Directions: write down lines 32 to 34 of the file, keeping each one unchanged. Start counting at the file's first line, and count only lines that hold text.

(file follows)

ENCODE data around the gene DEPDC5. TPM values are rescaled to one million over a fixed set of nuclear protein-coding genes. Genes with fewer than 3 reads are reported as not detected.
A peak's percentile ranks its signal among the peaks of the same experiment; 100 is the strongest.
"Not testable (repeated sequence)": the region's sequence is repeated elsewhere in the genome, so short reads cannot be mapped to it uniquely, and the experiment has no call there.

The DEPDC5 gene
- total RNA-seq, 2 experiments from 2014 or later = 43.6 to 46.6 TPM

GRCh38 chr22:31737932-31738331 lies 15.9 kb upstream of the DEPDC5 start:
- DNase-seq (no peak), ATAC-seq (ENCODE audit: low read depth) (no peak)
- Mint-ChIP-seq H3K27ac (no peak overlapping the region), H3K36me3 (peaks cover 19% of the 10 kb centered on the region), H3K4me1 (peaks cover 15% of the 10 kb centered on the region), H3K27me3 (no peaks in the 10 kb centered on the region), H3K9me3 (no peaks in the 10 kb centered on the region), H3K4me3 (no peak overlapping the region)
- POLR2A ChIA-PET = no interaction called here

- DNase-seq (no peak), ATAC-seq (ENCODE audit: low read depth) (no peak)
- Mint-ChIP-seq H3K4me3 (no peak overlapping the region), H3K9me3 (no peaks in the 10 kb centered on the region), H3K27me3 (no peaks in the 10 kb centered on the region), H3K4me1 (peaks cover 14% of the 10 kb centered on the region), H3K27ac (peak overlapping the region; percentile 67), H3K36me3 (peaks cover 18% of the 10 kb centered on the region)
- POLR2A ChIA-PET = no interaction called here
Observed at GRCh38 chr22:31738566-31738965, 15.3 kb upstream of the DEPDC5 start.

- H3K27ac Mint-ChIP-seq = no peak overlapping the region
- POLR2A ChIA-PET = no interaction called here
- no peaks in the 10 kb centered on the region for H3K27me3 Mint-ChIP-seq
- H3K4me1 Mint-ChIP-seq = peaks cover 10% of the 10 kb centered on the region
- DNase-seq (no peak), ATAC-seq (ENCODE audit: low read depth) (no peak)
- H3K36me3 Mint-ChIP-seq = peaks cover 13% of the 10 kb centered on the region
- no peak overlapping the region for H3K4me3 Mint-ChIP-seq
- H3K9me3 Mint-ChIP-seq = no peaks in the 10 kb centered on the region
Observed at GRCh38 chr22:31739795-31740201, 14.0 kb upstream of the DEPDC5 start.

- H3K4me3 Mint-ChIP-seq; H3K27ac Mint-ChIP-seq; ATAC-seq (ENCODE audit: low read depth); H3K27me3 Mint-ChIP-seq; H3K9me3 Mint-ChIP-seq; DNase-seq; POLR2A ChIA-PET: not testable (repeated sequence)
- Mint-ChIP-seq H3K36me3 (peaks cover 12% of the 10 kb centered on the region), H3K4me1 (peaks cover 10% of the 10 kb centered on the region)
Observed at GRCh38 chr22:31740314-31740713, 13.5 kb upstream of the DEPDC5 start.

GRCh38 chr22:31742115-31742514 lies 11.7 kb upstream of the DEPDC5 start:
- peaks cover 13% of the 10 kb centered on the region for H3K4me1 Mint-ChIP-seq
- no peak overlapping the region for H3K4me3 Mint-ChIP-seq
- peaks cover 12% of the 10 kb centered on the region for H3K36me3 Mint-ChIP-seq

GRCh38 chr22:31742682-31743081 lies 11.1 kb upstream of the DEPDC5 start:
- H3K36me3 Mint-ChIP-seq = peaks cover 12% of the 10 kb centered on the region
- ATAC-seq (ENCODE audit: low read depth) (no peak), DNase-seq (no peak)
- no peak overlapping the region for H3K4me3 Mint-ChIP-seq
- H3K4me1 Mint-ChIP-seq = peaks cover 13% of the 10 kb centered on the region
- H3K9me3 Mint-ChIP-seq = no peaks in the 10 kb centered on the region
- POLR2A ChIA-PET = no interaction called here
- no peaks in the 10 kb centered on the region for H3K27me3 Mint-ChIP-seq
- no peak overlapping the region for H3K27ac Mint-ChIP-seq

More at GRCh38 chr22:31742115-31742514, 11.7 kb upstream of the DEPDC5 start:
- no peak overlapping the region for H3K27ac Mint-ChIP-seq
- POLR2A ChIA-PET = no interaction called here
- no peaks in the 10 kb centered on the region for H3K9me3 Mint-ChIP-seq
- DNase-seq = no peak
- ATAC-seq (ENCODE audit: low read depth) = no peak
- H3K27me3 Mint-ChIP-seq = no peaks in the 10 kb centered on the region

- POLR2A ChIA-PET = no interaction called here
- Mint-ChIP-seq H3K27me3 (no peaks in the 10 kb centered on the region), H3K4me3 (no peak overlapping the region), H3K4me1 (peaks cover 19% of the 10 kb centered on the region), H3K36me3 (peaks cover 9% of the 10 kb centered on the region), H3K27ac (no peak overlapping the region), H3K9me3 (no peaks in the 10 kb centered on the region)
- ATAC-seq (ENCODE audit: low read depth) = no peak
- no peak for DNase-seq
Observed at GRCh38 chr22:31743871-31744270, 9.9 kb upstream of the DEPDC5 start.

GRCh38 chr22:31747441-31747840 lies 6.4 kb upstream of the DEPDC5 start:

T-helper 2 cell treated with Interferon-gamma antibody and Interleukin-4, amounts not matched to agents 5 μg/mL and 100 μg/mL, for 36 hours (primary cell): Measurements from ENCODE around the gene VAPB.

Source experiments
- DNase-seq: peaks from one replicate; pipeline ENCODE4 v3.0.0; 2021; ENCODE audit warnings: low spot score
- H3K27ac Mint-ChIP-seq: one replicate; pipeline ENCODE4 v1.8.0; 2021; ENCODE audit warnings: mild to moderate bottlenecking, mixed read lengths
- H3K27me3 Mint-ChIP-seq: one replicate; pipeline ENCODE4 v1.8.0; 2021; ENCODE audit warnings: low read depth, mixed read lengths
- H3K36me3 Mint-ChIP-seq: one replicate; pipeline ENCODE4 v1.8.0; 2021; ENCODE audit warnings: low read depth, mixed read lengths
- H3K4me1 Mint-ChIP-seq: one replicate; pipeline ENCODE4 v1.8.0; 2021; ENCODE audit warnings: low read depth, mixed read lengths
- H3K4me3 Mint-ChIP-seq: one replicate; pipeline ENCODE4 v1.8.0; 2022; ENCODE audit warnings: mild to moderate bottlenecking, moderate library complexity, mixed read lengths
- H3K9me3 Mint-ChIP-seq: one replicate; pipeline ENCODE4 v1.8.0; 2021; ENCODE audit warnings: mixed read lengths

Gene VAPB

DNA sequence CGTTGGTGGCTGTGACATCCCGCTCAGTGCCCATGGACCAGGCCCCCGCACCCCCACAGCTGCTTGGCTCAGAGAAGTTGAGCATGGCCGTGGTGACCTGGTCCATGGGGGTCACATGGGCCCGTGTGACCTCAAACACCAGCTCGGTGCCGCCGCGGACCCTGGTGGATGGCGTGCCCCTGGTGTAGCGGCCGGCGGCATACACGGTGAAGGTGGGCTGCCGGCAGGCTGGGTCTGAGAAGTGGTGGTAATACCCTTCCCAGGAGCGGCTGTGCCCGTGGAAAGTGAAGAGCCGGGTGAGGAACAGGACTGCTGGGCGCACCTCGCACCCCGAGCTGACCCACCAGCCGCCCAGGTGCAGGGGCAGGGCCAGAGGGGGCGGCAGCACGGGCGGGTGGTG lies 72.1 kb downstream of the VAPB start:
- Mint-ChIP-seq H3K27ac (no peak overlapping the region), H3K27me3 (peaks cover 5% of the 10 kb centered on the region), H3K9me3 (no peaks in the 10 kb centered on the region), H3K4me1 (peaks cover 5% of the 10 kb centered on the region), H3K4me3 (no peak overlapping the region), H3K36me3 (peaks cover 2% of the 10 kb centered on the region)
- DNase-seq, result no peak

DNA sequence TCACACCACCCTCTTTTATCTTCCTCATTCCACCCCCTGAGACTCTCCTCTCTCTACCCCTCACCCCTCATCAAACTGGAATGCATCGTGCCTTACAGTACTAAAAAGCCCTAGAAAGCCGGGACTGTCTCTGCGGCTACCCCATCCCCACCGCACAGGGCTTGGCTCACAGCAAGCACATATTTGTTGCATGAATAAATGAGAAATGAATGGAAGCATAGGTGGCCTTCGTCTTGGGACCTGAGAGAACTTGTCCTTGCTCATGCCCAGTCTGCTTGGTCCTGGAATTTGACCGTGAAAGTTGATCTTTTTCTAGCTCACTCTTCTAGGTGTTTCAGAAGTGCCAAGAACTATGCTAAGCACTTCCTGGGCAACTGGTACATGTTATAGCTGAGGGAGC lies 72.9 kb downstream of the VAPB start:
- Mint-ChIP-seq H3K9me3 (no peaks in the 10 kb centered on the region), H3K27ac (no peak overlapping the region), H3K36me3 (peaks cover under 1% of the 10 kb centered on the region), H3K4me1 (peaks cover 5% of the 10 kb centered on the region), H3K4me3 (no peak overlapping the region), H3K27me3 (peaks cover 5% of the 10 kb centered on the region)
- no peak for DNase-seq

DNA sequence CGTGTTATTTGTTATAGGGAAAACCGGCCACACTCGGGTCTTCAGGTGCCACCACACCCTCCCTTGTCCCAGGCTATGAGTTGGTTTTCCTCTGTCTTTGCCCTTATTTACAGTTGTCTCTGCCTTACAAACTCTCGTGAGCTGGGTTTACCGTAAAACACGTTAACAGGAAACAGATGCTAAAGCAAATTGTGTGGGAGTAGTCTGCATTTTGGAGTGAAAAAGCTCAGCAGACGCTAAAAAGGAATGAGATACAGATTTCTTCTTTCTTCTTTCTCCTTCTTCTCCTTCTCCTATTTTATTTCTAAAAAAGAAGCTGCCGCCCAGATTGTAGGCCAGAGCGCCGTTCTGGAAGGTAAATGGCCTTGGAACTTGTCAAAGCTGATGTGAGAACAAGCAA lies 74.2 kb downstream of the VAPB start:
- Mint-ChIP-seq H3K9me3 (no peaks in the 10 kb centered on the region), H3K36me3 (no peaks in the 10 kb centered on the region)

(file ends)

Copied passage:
- ATAC-seq (ENCODE audit: low read depth) (no peak), DNase-seq (no peak)
- no peak overlapping the region for H3K4me3 Mint-ChIP-seq
- H3K4me1 Mint-ChIP-seq = peaks cover 13% of the 10 kb centered on the region